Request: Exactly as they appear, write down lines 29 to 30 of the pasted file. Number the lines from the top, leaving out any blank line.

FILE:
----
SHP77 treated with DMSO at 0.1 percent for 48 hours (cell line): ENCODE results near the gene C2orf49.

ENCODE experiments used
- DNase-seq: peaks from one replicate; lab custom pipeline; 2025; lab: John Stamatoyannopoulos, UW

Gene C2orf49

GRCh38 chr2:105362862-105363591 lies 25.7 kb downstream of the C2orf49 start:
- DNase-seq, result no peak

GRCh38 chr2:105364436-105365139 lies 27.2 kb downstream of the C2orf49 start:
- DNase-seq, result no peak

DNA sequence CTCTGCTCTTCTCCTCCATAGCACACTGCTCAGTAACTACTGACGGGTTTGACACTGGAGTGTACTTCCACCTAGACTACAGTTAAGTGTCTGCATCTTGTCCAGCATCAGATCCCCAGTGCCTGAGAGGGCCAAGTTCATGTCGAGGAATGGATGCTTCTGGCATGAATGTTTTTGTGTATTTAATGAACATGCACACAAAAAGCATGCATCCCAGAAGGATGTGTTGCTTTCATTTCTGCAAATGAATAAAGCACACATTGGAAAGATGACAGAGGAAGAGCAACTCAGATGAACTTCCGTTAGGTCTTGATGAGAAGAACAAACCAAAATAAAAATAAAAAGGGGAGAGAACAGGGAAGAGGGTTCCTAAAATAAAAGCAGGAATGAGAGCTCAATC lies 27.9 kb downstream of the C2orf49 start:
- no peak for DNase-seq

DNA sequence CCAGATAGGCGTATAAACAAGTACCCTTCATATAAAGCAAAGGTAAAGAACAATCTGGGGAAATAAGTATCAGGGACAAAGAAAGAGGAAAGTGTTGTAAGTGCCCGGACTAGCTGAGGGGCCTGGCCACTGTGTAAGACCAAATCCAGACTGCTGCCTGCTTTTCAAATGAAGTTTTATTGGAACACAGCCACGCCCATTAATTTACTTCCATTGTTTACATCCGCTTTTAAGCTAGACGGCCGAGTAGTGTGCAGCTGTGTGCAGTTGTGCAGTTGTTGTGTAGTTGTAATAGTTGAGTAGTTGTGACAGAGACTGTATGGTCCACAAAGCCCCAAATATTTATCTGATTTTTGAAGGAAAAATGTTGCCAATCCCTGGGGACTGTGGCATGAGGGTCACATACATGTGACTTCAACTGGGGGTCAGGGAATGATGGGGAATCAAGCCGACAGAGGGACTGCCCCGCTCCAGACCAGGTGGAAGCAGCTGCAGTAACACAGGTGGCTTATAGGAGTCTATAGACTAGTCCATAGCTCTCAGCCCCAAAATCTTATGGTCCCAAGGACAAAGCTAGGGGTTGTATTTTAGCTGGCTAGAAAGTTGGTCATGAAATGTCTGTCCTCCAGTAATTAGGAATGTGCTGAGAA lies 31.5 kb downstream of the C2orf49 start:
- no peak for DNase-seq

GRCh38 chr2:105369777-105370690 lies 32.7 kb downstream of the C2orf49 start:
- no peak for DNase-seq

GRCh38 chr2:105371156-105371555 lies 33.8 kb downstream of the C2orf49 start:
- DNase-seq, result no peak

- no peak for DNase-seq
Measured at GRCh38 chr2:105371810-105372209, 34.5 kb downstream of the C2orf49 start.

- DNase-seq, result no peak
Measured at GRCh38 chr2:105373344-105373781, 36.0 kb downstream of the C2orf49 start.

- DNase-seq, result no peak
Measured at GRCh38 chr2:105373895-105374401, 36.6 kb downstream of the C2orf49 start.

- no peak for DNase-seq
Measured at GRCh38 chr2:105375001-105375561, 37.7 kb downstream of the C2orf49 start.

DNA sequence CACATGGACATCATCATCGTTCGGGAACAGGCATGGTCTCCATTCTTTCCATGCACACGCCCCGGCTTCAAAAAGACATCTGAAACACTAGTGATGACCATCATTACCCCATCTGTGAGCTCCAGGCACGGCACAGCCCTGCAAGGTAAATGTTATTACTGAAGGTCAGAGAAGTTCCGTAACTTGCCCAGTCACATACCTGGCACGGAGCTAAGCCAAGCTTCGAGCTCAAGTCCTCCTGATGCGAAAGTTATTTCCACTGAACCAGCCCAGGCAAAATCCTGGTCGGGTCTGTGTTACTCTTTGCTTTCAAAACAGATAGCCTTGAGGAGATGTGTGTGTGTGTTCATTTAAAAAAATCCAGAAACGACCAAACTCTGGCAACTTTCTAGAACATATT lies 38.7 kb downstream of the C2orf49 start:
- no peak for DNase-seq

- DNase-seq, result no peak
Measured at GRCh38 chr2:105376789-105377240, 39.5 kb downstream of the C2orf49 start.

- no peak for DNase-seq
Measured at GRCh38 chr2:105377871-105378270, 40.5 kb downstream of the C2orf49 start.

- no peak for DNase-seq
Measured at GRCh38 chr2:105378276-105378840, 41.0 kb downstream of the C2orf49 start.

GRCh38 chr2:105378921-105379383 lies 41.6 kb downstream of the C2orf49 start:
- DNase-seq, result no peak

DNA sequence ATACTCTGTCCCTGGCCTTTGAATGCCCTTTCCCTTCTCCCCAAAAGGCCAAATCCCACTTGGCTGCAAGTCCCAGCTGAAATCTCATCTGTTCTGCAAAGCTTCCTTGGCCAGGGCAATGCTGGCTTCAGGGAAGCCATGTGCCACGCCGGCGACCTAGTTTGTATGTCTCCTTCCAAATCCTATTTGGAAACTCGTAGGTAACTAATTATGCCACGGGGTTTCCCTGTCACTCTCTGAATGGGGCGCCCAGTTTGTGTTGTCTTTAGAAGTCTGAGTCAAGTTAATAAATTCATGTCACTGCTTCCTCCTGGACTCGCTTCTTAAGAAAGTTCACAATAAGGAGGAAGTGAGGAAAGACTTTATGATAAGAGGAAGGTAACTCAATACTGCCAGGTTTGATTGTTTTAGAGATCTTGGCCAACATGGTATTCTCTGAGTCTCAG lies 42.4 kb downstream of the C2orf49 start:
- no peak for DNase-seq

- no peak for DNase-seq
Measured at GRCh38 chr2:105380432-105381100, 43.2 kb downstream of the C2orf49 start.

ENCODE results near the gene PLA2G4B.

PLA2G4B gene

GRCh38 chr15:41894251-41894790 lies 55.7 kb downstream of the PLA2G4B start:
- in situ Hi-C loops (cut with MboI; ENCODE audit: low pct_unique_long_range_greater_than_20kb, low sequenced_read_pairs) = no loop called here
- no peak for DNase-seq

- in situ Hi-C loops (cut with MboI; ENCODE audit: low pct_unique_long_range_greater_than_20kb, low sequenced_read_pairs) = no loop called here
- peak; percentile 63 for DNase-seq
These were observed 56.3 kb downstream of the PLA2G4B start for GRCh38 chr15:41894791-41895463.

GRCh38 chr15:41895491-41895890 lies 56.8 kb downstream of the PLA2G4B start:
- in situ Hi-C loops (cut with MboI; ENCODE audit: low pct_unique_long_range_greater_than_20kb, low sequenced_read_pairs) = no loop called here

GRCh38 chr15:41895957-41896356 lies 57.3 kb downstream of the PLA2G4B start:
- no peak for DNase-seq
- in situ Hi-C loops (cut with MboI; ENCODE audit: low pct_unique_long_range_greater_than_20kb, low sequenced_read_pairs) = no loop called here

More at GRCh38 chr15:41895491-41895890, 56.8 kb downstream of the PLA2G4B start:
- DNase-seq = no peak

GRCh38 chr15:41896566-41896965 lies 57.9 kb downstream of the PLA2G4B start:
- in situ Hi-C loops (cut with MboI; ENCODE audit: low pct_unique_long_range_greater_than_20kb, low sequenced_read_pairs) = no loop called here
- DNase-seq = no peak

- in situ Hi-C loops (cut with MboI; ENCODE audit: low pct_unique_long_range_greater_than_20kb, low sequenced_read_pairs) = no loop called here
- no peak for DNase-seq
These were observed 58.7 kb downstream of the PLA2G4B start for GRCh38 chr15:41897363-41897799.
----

- no peak for DNase-seq
Measured at GRCh38 chr2:105377871-105378270, 40.5 kb downstream of the C2orf49 start.